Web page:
Celtics

Rebuilt Knicks, Celtics Set For Game 1

By Howard Ulman, AP Sports Writer
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BOSTON, MA - APRIL 13: Amar'e Stoudemire #1 of the New York Knicks handles the ball against Glen Davis #11 of the Boston Celtics on April 13, 2011 at the TD Garden in Boston, Massachusetts. NOTE TO USER: User expressly acknowledges and agrees that, by downloading and or using this photograph, User is consenting to the terms and conditions of the Getty Images License Agreement. Mandatory Copyright Notice: Copyright 2011 NBAE (Photo by Steve Babineau/NBAE via Getty Images)

BOSTON, MA – APRIL 13: Amar’e Stoudemire #1 of the New York Knicks handles the ball against Glen Davis #11 of the Boston Celtics on April 13, 2011 at the TD Garden in Boston, Massachusetts. NOTE TO USER: User expressly acknowledges and agrees that, by downloading and or using this photograph, User is consenting to the terms and conditions of the Getty Images License Agreement. Mandatory Copyright Notice: Copyright 2011 NBAE (Photo by Steve Babineau/NBAE via Getty Images)

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WALTHAM (AP) – The New York Knicks and Boston Celtics took big gambles when they shook up their rosters less than two months ago.

They’re about to find out which team was the winner.

On Feb. 22, the Carmelo Anthony soap opera ended when he and Chauncey Billups came to the Knicks from the Denver Nuggets, a trade that cost New York three regulars. Two days later, the Celtics obtained Jeff Green and Nenad Krstic from Oklahoma City and gave up starting center Kendrick Perkins, a stout defender and strong physical presence.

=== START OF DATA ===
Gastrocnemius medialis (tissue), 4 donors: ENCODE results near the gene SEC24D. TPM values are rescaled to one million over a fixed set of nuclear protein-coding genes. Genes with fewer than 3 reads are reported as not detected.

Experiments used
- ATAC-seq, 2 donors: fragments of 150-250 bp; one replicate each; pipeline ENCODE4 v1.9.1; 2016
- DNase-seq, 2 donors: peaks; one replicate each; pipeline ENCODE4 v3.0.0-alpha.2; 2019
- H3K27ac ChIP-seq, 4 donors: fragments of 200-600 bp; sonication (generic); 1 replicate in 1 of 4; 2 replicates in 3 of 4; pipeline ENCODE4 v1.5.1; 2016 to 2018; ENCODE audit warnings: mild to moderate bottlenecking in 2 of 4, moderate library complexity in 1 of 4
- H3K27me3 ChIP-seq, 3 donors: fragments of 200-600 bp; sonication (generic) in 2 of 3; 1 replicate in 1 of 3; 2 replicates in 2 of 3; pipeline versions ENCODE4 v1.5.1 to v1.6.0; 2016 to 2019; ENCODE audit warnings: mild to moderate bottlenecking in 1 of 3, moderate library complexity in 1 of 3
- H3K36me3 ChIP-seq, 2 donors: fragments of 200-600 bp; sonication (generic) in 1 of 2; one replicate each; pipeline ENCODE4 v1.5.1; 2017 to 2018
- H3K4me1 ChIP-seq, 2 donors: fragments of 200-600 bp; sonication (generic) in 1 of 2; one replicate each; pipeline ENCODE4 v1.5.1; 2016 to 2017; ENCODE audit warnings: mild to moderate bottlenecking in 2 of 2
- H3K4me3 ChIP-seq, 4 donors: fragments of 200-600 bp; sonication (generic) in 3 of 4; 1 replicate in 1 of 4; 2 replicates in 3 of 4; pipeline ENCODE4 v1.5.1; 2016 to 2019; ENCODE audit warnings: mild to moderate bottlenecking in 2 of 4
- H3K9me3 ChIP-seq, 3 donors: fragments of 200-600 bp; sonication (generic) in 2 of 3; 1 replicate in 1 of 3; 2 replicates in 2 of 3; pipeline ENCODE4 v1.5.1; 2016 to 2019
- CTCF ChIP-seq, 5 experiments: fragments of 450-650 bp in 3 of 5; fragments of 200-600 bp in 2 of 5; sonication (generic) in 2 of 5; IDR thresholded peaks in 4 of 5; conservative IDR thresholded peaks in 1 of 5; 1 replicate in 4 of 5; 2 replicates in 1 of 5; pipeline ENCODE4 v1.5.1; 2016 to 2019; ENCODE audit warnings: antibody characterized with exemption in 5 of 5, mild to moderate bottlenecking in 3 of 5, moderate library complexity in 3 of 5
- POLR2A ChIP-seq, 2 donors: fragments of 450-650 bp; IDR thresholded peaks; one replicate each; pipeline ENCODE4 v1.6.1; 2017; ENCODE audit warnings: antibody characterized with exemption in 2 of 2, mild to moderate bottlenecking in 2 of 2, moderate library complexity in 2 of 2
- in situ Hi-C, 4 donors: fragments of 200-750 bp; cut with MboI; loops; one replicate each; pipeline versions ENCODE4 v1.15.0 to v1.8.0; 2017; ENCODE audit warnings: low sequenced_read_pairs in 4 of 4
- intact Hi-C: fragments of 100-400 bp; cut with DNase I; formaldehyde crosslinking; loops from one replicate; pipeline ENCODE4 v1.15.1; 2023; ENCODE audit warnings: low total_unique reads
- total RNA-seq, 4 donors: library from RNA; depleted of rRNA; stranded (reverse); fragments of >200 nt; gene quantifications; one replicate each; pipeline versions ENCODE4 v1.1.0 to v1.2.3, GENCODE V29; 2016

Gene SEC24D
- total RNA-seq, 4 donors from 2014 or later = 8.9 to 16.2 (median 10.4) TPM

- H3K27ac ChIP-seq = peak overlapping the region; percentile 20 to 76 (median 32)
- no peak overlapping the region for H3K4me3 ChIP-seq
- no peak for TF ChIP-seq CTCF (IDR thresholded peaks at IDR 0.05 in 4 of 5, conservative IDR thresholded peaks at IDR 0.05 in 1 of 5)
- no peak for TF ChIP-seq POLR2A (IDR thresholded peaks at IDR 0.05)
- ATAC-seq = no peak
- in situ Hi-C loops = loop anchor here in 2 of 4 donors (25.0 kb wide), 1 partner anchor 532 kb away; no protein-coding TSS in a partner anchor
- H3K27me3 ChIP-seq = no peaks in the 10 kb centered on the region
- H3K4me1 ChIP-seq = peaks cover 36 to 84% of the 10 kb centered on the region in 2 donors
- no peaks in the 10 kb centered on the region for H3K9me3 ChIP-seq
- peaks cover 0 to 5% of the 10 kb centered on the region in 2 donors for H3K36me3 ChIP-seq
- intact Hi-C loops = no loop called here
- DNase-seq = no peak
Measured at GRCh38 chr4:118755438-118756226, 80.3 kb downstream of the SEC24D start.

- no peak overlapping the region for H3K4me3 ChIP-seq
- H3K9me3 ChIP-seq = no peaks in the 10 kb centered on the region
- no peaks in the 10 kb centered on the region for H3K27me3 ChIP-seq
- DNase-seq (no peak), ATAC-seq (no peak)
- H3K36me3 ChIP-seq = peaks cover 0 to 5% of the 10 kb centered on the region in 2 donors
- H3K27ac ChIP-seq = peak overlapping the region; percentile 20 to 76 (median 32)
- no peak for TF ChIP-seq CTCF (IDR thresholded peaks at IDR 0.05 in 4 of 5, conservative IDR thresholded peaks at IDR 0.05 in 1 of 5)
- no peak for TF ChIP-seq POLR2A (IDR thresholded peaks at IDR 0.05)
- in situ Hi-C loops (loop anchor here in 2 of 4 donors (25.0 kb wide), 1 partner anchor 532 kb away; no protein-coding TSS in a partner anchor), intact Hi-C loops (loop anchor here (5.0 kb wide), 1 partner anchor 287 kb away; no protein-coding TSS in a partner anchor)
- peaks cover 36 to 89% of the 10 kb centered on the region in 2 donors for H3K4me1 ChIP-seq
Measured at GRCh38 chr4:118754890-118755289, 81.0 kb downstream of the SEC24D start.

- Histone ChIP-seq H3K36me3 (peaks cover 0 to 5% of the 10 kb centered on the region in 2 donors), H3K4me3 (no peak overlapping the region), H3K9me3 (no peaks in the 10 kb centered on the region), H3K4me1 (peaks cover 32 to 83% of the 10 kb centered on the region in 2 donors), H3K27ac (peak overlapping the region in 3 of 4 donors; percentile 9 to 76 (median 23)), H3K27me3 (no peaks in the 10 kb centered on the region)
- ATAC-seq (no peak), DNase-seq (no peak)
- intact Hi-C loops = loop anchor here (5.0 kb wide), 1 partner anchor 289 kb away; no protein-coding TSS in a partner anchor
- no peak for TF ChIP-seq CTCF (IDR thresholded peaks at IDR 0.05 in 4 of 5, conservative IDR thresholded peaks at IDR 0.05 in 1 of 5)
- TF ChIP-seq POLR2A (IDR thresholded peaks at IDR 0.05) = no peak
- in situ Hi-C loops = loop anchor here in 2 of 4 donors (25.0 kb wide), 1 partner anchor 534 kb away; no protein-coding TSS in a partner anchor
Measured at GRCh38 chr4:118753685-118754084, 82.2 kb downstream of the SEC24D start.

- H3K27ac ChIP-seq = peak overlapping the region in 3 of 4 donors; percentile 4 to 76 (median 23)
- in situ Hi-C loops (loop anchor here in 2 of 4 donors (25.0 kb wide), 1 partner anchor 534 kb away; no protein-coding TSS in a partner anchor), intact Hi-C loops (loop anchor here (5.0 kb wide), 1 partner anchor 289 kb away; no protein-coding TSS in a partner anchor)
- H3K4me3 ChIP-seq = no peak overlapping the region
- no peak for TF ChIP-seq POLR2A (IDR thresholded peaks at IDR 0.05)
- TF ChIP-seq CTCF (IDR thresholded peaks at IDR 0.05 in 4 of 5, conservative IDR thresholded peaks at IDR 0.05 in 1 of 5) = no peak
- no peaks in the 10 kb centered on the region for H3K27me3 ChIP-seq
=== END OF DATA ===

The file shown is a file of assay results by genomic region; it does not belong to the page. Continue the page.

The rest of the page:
The transitions haven’t been smooth for either team.

And now they face each other in Sunday night’s opener of a best-of-seven Eastern Conference playoff series.

“It was risky for both of us,” Boston coach Doc Rivers said Saturday. “Both teams, when they first made the trade, started winning right away and then started losing right after that. It happens all the time.”

The Celtics were 41-15 at the time of the deal and 15-11 since then, finishing third in the East at 56-26. The Knicks were 28-26 before their trade and 14-14 after it, ending up at 42-40.

Boston did win its first five games with Green and Krstic and New York went 6-3 immediately after Anthony and Billups arrived.

“When you first make (the trade), everyone’s just kind of playing,” Rivers said. “Then, all of a sudden, the new system starts kicking in, their old system is still in and you completely lose the rhythm. I’d say both teams did that.

“But now, I think, we’ve had some time together. These three, four days (of practice) have been tremendous for us. I think we’ll both be ready.”

The Knicks gave up three of their top four scorers — Raymond Felton, Danilo Gallinari and Wilson Chandler. But they picked up Anthony to team with Amare Stoudemire as an imposing offensive punch.

And Billups provides the veteran savvy, playoff experience and ability to run a team and score.

“I feel good,” Anthony said. “I feel confident in where this team is at, how far this team has come. From Day 1 when I got here up until now we came a long way. And I feel very confident about going into Boston in this series.”